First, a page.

It is very difficult to cram 734 pages into a film, even one which is two-and-a-half hours long. However, this is what director Mike Newell (Mona Lisa Smile) has successfully accomplished with the fourth installment of the Harry Potter series, Harry Potter and the Goblet of Fire. While fanatic fans of the book will be able to pick out what is missing (no house elves), Newell does an excellent job of cutting out the sub-plots to create a clear, concise storyline that follows the main plot of the book.
Harry Potter (Daniel Radcliffe) is a young wizard who is back for his fourth year at Hogwart's School of Wizardry and Witchcraft, where the historic Tri-Wizard Tournament is going to be taking place. Harry wants nothing to do with it, but when his name is spewed out of the Goblet of Fire, he must step up to the challenge, and his best friends Ron (Rupert Grint) and Hermione (Emma Watson) are by his side as they help Harry and complete three dangerous tasks against the other top wizarding students. Everyone at Hogwart's is also going through puberty, as Harry chases Cho Chang (Katie Leung), Hermione hooks up with Bulgarian beefcake Viktor Krum (Stanislav Ianevski) and Ron pretends that he can get with French hottie Fleur Delacour (Clemence Poesy). Hormones collide during the Yule Ball, a holiday prom-like event where an '80s British rock band headbangs and socially awkward teens learn to grind.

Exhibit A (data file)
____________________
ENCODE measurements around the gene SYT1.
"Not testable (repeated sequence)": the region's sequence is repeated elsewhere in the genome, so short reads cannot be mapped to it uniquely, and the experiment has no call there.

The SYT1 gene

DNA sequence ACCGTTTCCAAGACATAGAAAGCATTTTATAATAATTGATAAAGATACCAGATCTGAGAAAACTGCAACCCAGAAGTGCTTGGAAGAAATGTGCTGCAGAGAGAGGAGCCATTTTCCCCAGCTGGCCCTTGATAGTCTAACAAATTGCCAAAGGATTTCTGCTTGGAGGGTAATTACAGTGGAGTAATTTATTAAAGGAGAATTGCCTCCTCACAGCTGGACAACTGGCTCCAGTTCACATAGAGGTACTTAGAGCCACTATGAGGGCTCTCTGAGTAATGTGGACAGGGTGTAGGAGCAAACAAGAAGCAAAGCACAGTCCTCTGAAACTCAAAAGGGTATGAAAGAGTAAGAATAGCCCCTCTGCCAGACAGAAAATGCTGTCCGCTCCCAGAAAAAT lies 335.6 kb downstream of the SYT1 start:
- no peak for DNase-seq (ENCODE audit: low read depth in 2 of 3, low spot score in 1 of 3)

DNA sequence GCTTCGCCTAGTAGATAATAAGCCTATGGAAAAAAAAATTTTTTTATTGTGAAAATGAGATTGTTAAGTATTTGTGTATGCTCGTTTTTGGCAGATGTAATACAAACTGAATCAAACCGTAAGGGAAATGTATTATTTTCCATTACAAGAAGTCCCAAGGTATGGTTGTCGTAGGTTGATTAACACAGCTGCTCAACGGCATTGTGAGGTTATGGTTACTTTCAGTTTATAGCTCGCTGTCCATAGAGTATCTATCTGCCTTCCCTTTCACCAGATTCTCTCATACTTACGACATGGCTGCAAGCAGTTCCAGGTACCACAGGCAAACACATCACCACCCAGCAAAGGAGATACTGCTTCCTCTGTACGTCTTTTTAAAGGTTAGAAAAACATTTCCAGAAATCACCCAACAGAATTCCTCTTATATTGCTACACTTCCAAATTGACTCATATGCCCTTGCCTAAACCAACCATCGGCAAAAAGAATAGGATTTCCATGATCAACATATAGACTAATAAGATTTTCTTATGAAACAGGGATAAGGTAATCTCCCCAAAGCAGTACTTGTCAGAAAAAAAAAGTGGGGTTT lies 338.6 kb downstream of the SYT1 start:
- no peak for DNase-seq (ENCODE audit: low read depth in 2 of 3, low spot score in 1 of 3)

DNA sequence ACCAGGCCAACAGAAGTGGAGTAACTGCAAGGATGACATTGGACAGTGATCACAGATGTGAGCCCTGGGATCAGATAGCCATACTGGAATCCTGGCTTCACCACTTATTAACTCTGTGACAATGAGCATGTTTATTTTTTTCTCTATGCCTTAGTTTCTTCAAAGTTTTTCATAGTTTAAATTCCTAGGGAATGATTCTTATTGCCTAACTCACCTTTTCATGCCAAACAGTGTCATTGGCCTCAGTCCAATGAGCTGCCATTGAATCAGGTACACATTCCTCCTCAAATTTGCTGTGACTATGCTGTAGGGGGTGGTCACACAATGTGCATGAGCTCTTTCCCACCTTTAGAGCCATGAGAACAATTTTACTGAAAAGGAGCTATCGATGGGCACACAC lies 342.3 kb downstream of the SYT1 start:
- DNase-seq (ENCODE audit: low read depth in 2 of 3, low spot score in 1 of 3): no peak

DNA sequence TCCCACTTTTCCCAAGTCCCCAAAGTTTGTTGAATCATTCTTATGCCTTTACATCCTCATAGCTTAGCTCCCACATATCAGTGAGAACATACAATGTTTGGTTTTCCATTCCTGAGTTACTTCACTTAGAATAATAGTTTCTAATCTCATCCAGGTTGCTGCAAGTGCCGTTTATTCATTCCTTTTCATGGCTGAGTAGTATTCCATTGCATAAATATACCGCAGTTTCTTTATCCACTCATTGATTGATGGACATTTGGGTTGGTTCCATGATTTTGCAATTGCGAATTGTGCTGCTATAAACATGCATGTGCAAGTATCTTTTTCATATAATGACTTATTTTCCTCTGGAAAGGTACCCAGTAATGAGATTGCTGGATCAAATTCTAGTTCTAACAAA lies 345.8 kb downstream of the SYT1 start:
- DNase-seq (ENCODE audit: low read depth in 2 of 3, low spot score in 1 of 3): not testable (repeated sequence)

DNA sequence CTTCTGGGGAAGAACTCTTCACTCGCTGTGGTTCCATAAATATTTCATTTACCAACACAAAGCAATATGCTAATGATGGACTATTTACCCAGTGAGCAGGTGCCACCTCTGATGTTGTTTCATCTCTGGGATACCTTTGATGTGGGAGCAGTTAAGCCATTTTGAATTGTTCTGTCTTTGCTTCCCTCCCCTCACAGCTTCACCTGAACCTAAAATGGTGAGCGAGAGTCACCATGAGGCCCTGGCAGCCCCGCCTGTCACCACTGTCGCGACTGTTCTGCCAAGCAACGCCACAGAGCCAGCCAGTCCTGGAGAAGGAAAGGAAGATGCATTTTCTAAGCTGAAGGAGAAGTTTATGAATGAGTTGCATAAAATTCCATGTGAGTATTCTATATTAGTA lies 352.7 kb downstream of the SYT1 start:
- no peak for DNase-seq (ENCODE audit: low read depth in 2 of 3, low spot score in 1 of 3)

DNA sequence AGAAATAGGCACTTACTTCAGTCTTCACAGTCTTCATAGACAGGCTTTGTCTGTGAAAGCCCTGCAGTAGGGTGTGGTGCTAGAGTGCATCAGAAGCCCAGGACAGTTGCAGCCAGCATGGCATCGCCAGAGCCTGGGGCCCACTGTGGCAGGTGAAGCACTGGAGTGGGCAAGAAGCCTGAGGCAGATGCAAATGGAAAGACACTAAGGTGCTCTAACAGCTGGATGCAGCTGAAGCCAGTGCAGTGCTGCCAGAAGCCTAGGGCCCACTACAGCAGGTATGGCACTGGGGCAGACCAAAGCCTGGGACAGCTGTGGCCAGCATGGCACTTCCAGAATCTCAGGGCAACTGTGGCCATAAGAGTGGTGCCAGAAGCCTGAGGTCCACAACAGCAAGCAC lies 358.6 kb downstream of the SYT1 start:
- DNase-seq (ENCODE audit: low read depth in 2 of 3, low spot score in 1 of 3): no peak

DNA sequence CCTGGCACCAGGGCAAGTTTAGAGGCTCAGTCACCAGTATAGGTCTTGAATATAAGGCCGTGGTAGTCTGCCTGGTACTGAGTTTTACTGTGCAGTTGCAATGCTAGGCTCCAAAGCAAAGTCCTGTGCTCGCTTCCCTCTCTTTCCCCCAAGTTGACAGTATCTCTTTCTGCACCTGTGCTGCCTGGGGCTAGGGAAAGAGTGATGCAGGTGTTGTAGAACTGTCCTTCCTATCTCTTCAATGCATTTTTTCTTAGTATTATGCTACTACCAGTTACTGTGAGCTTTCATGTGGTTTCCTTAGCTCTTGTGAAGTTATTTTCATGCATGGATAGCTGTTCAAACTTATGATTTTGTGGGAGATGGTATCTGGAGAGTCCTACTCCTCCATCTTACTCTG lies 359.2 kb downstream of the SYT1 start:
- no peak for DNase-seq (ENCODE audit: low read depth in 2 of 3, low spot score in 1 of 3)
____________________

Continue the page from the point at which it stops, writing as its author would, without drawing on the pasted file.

On top of everything else, Lord Voldemort (Ralph Fiennes), the dark wizard who killed Harry's parents when he was an infant, is back again to finish the job and kill Harry. Luckily, Harry has Professor Dumbledore (Michael Gambon) and Professor Mad-Eye Moody (Brendan Gleeson) on his side.
GI effects rule the day as beastly dragons shoot fire and exotic creatures roam in the depths of the lakes. Harry Potter and the Goblet of Fire is a film that will satisfy both the hardcore fan who dresses up in full Hogwarts regalia for book-release parties and the casual fan who can't tell the difference between quidditch and quiches.